One of the great advantages of filming in Ireland is the amazing view that greets us every day on set. There is no shortage of natural beauty, so it provides a great backdrop for a historic epic like Vikings.
As Vikings location manager, Manus Hingerty scouts out the most unique and visually interesting locales, which so far have included an abandoned mine, a deep valley, several beaches, plenty of large fields and a waterfall.
While you can expect Irish weather to often be cold and rainy, for Hingerty, the weather has become an important stylistic factor for the show itself. “Rain and the resultant mud are facts of life. The directors and director of photography love the bleak, raw look of bedraggled grim Saxons and Vikings battling their way through a quagmire of muck and blood,” he says. “I’m not so sure about the costume department, though, as they have to repair, clean and dry the costumes for the next day’s onslaught.”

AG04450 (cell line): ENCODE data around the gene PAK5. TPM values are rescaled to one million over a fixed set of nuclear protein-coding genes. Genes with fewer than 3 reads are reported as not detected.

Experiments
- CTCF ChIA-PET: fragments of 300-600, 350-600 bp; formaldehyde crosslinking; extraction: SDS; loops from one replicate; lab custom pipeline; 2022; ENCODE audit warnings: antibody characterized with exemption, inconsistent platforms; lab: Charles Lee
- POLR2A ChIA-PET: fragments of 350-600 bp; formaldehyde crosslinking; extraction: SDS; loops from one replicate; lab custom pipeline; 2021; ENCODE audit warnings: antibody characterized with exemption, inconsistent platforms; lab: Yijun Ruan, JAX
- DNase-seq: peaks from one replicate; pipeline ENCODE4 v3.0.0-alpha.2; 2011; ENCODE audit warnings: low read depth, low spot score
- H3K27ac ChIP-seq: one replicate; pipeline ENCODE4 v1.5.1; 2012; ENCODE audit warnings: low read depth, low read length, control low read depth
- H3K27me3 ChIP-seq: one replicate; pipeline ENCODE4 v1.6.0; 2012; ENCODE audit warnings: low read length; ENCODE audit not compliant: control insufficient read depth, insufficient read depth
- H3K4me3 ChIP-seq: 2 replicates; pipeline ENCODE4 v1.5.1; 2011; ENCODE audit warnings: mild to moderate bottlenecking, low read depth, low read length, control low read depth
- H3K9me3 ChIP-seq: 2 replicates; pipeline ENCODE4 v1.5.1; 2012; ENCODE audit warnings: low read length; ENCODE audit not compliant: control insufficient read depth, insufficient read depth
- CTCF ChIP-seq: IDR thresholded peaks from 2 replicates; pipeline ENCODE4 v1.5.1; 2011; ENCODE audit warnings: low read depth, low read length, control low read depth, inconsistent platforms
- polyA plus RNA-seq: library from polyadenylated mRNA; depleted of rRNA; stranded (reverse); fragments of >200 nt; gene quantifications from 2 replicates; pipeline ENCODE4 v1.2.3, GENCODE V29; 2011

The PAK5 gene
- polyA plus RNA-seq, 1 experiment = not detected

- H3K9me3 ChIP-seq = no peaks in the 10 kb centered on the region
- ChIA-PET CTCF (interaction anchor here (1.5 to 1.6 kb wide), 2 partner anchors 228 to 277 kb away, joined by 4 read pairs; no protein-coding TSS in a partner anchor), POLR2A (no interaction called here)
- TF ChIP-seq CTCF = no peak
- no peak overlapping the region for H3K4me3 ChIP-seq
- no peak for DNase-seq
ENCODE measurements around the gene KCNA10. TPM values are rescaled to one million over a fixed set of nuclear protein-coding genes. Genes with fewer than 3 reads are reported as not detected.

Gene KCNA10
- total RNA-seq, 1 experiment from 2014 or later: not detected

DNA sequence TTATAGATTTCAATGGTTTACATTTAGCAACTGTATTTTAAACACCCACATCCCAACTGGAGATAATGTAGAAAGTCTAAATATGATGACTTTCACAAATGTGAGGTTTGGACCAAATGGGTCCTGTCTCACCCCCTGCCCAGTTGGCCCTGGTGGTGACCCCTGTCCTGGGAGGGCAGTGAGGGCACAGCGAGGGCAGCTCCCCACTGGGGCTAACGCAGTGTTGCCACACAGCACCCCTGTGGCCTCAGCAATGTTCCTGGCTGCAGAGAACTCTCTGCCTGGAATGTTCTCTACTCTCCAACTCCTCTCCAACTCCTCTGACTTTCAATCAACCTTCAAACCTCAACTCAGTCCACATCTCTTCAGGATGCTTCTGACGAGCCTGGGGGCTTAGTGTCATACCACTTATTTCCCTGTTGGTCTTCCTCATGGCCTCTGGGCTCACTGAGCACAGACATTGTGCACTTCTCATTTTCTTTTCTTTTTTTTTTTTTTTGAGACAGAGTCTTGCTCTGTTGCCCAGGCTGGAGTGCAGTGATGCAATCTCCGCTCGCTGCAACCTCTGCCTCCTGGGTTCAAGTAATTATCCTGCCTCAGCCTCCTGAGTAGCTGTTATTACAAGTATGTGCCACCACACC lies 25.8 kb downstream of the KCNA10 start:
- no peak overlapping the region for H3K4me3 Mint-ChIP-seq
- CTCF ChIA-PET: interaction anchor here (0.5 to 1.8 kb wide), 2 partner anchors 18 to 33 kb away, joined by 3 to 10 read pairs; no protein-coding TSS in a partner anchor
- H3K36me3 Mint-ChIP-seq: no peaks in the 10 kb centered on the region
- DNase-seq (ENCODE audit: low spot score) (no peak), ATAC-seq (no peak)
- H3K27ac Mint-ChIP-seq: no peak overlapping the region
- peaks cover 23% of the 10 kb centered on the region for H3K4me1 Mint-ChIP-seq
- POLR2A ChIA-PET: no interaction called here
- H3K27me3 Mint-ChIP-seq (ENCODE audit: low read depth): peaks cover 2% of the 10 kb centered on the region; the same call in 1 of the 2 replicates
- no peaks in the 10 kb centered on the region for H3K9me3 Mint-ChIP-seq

But finding the right locations can be difficult. They need to be large and free of incorrect period features that can’t be camouflaged or hidden by props. There’s also the painstaking task of ensuring that the plants and foliage in that location would have grown in Scandinavia during the Viking age, as it is not uncommon in Ireland to find foreign plants imported by the Victorians from South America and Asia.
A few more of our favorite settings:
Lough Dan in County Wicklow:
Luggala, also known as Fancy Mountain: